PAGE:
Romney did not explain how he would pay for it or why it was a priority for a nation staring at $15T in debt, most of which was either racked up by the Bush Administration or collateral damage from that Republican rule. CNN reports:

“Romney has listed a few specific cuts he would make in discretionary spending, but they are a fraction of the extra defense spending he proposes,” said Jeffrey Vanke, a senior policy analyst at the Committee for a Responsible Federal Budget.

Other budget experts expressed similar concerns about Romney’s proposal, including Peter Singer, a senior fellow at the Brookings Institution, who said the plan for additional spending does not “reflect fiscal reality.”

If you score the debate based on substance, not flash, then Mr. Obama’s assertions that we have to make choices that benefit average Americans and help rebuild the middle class are right on target to the vast majority of the population, while Mr. Romney’s faint praise of the middle class seems to be largely lip service.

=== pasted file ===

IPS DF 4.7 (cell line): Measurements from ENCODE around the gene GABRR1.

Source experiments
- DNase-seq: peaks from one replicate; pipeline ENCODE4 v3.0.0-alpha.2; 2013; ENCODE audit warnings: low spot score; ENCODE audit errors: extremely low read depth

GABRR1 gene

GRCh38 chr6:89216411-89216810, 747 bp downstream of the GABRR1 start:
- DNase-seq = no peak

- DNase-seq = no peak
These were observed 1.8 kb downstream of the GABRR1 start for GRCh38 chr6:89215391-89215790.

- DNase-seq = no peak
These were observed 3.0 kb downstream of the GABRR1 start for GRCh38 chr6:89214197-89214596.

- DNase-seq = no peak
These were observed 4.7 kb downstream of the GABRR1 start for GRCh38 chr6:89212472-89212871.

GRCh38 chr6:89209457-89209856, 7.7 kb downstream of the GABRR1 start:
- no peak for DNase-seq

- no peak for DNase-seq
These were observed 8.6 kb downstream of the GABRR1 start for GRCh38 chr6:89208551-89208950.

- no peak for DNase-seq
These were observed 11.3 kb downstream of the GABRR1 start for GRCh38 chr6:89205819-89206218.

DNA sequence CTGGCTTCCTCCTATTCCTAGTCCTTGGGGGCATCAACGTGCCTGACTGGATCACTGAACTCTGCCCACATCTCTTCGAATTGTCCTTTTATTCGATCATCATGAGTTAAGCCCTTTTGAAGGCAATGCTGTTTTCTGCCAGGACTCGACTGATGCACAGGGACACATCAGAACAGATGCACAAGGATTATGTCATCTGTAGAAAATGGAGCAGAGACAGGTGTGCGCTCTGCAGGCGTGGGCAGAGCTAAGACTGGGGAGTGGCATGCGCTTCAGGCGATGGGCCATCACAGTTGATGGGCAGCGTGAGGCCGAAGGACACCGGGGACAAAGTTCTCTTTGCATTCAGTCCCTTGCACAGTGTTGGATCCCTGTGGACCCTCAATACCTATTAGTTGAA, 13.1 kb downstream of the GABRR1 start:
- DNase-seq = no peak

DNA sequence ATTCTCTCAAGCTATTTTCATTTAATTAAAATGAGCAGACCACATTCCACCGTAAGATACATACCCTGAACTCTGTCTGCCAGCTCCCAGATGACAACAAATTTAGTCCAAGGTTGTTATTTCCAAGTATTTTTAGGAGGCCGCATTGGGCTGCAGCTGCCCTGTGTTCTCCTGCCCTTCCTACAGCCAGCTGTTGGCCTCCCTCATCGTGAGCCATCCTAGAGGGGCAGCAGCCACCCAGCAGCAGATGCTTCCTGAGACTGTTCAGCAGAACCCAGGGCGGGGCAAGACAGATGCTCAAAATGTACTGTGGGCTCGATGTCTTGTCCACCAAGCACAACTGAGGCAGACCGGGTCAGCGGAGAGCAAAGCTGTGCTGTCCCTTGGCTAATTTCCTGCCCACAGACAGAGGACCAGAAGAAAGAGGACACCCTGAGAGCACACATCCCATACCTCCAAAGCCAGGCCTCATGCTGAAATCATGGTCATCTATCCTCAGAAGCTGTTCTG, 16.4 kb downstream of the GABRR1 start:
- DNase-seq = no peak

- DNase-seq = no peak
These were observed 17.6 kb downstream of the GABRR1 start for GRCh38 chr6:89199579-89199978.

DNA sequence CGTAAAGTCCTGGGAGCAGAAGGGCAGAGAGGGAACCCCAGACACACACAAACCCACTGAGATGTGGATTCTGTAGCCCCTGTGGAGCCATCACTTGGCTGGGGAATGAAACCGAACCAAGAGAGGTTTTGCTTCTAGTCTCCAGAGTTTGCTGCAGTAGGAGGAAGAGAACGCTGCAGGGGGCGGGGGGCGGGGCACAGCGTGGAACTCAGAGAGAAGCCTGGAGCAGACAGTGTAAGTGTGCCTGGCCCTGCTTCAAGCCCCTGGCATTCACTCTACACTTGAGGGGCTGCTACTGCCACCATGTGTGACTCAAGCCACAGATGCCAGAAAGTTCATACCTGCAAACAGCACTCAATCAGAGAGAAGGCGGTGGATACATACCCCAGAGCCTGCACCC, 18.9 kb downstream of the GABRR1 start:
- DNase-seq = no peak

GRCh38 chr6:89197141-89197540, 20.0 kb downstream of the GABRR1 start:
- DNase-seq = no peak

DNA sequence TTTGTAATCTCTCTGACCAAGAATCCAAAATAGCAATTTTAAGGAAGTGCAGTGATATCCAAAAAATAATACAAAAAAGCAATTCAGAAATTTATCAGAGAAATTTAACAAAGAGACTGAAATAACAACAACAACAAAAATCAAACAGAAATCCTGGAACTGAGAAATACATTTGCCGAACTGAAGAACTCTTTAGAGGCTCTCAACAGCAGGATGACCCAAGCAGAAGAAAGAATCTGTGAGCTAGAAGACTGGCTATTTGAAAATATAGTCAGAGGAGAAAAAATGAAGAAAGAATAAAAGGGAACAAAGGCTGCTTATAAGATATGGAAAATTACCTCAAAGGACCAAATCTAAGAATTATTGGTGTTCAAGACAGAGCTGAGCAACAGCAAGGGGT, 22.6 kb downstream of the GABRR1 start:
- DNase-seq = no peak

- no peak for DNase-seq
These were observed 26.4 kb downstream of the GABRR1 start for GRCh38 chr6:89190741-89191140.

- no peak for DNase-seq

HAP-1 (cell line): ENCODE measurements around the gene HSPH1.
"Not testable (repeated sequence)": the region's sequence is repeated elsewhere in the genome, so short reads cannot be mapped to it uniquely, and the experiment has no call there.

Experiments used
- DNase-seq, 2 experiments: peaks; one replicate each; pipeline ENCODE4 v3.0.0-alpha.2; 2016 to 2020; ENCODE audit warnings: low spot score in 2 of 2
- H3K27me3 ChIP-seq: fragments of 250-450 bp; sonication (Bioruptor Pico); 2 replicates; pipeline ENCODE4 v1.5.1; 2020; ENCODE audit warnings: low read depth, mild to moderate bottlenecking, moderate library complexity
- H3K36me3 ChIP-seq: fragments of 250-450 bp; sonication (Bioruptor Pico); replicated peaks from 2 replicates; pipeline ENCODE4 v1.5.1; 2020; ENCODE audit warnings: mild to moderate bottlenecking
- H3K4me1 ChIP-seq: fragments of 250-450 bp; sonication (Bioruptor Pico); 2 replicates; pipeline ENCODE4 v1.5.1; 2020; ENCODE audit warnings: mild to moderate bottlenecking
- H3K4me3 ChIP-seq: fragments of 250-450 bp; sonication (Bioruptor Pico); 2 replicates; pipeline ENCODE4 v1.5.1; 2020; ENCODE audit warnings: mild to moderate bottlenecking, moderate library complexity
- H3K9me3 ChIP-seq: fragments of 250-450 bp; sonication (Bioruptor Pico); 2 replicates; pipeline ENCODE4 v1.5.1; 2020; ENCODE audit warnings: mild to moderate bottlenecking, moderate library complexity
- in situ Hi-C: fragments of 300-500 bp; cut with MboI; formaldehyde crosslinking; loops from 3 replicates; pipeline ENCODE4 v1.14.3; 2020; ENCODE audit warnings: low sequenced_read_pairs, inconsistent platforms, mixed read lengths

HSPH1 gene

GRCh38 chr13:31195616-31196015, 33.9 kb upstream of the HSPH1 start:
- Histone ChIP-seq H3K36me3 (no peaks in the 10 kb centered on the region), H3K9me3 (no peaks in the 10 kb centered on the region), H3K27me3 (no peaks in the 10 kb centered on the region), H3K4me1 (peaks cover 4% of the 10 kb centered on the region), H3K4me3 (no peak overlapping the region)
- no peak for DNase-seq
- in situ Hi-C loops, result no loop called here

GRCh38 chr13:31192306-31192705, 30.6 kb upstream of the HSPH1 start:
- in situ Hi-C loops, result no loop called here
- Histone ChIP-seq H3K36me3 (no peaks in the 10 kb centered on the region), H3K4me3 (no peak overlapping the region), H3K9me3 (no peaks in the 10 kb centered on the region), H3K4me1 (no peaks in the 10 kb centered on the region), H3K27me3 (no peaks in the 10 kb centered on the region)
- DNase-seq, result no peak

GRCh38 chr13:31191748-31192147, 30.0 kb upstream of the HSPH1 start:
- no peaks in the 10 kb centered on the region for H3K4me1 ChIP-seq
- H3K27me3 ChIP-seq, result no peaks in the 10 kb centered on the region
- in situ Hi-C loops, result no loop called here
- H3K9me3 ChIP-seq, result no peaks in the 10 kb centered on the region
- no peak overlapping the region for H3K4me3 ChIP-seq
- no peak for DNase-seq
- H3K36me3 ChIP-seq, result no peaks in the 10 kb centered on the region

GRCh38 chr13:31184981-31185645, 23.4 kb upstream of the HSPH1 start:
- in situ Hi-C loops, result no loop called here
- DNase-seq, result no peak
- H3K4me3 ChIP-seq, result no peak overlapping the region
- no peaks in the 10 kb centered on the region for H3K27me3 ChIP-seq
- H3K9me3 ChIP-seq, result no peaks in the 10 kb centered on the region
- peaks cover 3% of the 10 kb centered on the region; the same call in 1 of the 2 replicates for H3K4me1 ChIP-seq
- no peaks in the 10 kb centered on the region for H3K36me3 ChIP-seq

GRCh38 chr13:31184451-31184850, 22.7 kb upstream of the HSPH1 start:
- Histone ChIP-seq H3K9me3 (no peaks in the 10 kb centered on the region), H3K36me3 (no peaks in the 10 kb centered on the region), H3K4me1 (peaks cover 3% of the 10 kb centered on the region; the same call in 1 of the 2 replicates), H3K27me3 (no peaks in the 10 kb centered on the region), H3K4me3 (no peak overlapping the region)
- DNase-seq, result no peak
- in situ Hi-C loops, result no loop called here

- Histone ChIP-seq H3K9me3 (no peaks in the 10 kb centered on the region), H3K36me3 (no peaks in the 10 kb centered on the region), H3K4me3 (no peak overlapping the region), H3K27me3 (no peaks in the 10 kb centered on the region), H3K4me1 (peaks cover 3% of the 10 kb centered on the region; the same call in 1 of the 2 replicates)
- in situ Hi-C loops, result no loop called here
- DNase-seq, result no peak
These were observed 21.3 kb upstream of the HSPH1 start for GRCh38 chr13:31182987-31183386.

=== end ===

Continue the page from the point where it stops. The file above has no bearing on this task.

Mr. Romney proved himself to be the same scrappy debater that he has been over the primaries and past campaigns.  It’s nice flash when you come into the ring.  Barack Obama is the Muhammad Ali of politicians, though.

Romney’s dance may win him the headlines this morning, but, as we’ve seen from those who really break apart what is being said at these debates, he will lose the debate on the same problems with substance, and numbers that range from false to fanciful.

Obama’s grilling on the numbers and the math are perhaps a delayed K.O. punch. The media is good on style, not substance. It will take the lesser of our journalistic lights a few days to break down all the wonky factoids of the debate to figure out that Romney is full of sound and fury, but still signifies nothing.

My shiny two.

About Brian Ross

Brian Ross is a writer, screenwriter, political satirist, documentarian, filmmaker and chef. Ad hoc, ad loc, quid pro quo... so little time. So much to know!